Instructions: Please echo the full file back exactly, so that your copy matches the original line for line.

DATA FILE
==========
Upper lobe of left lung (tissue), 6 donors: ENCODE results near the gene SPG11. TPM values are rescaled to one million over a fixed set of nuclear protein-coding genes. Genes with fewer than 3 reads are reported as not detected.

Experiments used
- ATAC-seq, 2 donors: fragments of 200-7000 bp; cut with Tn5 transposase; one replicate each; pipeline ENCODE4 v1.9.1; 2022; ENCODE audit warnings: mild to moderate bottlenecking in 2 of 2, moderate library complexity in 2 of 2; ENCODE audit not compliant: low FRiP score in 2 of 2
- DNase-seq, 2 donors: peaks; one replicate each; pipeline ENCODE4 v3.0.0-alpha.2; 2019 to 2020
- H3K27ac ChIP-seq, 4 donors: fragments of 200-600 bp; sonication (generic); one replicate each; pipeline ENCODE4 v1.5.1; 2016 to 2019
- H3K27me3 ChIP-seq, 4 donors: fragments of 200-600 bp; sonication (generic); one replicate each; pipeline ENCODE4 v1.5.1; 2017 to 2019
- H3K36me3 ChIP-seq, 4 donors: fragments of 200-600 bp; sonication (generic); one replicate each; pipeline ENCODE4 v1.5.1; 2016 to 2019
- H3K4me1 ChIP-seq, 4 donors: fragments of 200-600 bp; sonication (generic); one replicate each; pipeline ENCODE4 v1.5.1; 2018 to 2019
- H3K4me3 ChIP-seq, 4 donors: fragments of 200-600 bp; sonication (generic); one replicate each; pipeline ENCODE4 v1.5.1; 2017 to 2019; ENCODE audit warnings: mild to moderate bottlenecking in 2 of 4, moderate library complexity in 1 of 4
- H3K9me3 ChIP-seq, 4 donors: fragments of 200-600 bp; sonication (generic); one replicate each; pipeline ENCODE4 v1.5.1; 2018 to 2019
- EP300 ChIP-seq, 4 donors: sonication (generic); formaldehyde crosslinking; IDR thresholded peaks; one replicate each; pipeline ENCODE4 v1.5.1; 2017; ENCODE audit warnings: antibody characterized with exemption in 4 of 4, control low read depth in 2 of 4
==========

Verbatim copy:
Upper lobe of left lung (tissue), 6 donors: ENCODE results near the gene SPG11. TPM values are rescaled to one million over a fixed set of nuclear protein-coding genes. Genes with fewer than 3 reads are reported as not detected.

Experiments used
- ATAC-seq, 2 donors: fragments of 200-7000 bp; cut with Tn5 transposase; one replicate each; pipeline ENCODE4 v1.9.1; 2022; ENCODE audit warnings: mild to moderate bottlenecking in 2 of 2, moderate library complexity in 2 of 2; ENCODE audit not compliant: low FRiP score in 2 of 2
- DNase-seq, 2 donors: peaks; one replicate each; pipeline ENCODE4 v3.0.0-alpha.2; 2019 to 2020
- H3K27ac ChIP-seq, 4 donors: fragments of 200-600 bp; sonication (generic); one replicate each; pipeline ENCODE4 v1.5.1; 2016 to 2019
- H3K27me3 ChIP-seq, 4 donors: fragments of 200-600 bp; sonication (generic); one replicate each; pipeline ENCODE4 v1.5.1; 2017 to 2019
- H3K36me3 ChIP-seq, 4 donors: fragments of 200-600 bp; sonication (generic); one replicate each; pipeline ENCODE4 v1.5.1; 2016 to 2019
- H3K4me1 ChIP-seq, 4 donors: fragments of 200-600 bp; sonication (generic); one replicate each; pipeline ENCODE4 v1.5.1; 2018 to 2019
- H3K4me3 ChIP-seq, 4 donors: fragments of 200-600 bp; sonication (generic); one replicate each; pipeline ENCODE4 v1.5.1; 2017 to 2019; ENCODE audit warnings: mild to moderate bottlenecking in 2 of 4, moderate library complexity in 1 of 4
- H3K9me3 ChIP-seq, 4 donors: fragments of 200-600 bp; sonication (generic); one replicate each; pipeline ENCODE4 v1.5.1; 2018 to 2019
- EP300 ChIP-seq, 4 donors: sonication (generic); formaldehyde crosslinking; IDR thresholded peaks; one replicate each; pipeline ENCODE4 v1.5.1; 2017; ENCODE audit warnings: antibody characterized with exemption in 4 of 4, control low read depth in 2 of 4